Researchers at the University of Texas Southwestern Medical Center in Dallas, have found by studying DNA from 11 members of one family, who suffered from aortic heart disease, a genetic mutation that causes a common birth defect and contributes to heart disease in adults.
They found that all five generations of the family including children and adults, had a mutation on a gene called NOTCH1.
Dr Vidu Garg, an assistant professor of pediatrics and molecular biology, says that mutations in NOTCH1 cause an early developmental defect in the aortic valve.
The researchers finding was confirmed, when they found a second mutation on the same gene in members of a smaller family in San Diego.
Normally the aortic valve is composed of three flaps of tissue that open and close to enable blood to flow in one direction, but a very small percent of the population are born with valves with only two flaps which make them susceptible to aortic valve stenosis.
This condition, which narrows the passage through which blood exits the heart, can require surgery at birth.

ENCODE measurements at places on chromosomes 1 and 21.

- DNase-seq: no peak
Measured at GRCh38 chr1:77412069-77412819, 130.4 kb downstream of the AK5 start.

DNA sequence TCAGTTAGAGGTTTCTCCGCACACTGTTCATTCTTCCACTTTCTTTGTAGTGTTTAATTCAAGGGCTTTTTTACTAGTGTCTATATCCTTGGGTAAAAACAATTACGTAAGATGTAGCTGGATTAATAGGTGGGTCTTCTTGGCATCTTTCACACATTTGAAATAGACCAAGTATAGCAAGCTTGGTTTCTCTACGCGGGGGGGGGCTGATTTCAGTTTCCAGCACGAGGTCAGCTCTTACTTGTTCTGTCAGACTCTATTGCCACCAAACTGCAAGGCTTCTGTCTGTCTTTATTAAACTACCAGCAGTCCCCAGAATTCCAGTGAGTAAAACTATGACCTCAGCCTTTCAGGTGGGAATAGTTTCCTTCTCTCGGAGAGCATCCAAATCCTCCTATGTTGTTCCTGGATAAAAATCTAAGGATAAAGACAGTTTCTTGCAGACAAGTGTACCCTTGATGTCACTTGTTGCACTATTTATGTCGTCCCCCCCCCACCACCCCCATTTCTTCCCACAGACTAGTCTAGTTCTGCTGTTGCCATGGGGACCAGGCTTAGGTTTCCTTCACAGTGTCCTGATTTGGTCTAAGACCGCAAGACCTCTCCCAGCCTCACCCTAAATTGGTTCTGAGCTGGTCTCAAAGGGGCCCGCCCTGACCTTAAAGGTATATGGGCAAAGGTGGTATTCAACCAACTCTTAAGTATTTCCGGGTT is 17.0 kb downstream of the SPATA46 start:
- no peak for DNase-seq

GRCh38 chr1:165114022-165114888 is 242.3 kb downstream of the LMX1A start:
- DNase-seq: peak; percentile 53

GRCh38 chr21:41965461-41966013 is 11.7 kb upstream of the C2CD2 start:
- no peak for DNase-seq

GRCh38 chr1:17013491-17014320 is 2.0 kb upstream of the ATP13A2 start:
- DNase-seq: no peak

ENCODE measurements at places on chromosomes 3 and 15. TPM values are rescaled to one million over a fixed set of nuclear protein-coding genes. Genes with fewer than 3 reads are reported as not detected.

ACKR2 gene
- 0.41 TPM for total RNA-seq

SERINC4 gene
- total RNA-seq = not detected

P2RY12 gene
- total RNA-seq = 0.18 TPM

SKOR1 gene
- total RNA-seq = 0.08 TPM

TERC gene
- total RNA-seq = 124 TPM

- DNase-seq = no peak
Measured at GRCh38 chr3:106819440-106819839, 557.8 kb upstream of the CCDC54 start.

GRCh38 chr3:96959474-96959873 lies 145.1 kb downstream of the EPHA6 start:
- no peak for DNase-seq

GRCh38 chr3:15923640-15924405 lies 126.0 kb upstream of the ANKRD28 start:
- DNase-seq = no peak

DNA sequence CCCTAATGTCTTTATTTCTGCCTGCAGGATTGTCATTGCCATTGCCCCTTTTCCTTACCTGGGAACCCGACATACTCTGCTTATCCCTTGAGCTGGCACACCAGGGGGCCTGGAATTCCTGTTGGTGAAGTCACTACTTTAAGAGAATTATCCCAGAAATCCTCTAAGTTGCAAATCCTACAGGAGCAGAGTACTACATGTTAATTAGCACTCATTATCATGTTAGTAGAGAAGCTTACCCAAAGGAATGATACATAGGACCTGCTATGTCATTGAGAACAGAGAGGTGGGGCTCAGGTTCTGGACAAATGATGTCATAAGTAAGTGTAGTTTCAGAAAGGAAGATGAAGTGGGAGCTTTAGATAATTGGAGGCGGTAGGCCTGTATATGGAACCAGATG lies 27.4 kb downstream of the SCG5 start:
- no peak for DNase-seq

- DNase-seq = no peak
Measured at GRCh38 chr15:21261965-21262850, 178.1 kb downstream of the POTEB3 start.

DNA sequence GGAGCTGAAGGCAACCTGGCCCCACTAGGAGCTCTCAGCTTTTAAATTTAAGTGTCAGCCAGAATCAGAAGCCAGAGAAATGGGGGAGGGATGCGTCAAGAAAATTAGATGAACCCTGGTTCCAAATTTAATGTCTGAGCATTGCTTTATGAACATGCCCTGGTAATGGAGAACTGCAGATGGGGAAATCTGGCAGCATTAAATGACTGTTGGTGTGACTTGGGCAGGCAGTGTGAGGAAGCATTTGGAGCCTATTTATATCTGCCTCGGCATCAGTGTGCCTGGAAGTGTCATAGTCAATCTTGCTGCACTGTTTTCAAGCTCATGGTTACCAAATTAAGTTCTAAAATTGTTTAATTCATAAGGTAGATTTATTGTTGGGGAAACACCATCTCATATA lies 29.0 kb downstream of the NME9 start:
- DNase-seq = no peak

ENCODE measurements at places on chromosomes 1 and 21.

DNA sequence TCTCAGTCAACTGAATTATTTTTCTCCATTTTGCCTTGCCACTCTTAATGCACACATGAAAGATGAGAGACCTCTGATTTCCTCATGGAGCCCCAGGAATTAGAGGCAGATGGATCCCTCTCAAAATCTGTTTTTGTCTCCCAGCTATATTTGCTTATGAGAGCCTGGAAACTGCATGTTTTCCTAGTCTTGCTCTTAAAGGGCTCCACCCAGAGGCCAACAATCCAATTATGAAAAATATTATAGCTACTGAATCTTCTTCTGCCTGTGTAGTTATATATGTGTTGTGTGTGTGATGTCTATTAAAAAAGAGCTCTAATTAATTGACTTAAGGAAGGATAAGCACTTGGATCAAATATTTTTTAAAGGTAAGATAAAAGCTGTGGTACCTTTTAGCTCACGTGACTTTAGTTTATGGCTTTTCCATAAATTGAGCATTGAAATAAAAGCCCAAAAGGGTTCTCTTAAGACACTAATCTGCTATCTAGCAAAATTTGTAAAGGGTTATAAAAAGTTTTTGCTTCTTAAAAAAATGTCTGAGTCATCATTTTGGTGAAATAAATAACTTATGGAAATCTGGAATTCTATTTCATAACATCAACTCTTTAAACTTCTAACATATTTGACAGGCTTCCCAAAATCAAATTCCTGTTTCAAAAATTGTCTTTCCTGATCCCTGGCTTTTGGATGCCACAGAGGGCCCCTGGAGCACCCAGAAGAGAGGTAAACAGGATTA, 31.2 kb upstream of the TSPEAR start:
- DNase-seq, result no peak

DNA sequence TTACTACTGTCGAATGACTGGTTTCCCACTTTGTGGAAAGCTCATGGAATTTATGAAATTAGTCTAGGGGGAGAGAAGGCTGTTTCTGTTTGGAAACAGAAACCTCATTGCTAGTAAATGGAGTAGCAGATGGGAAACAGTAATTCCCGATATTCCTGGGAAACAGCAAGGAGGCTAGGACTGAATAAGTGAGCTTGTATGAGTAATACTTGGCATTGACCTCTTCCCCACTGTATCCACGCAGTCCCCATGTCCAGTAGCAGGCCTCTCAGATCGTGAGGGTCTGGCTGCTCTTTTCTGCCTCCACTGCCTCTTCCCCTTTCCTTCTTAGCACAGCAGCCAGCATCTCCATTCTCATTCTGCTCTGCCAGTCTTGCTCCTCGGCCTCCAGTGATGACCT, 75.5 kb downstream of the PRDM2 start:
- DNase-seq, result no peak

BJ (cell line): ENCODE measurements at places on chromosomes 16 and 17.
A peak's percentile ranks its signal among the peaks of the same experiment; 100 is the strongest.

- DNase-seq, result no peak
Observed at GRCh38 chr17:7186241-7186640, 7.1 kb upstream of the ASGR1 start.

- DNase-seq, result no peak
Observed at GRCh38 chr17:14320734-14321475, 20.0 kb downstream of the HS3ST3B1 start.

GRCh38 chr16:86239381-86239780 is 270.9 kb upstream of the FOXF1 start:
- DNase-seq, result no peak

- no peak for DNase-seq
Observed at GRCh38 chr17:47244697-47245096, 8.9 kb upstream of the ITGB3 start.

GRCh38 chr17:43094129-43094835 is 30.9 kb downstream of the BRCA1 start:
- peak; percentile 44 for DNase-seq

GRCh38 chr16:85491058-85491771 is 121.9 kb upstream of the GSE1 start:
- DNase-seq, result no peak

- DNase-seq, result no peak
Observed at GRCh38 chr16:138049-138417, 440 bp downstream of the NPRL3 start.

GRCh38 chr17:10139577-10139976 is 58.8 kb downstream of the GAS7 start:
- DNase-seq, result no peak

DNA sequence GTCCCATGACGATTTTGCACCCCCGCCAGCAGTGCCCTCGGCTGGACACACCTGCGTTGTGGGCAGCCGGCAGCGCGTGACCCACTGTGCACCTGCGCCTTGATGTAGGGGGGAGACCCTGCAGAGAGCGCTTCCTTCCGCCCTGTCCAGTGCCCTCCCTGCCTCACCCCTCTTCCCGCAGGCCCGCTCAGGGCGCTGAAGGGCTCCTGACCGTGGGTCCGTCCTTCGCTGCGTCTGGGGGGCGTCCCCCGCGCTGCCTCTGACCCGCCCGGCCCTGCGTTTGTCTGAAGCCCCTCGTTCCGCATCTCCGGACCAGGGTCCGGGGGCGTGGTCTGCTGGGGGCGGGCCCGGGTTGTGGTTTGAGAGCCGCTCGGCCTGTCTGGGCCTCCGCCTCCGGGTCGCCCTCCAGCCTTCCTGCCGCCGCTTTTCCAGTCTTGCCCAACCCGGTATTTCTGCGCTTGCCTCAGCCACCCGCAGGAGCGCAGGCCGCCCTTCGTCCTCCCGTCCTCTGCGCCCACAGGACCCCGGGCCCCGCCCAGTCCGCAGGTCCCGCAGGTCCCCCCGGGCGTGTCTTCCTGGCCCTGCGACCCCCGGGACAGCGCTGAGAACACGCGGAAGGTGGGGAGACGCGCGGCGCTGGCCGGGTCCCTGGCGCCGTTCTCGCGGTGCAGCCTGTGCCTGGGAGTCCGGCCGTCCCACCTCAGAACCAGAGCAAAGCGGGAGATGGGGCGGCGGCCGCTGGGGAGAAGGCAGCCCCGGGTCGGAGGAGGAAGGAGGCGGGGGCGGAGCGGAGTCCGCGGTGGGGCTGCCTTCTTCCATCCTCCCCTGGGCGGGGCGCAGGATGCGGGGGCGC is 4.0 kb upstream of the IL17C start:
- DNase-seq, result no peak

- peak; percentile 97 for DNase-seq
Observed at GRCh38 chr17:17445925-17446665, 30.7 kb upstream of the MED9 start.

In severe cases the heart does not develop properly in the fetus and the child is born with an illness called hypoplastic left heart syndrome, which is a leading cause of heart disease deaths in children.
Dr Deepak Srivastava, of the University of California, San Francisco, who contributed to the research, says they know that aortic valve problems causes those deaths, but they now think NOTCH1 mutations are also likely to be the cause of some cases of hypoplastic left heart syndrome.
According to the scientists the finding could help to identify people at risk of the problem, and when researchers have a better understanding of the full impact of the mutation it could pave the way for new treatments for the heart ailments.
The finding is reported in the science journal Nature.http://www.swmed.edu/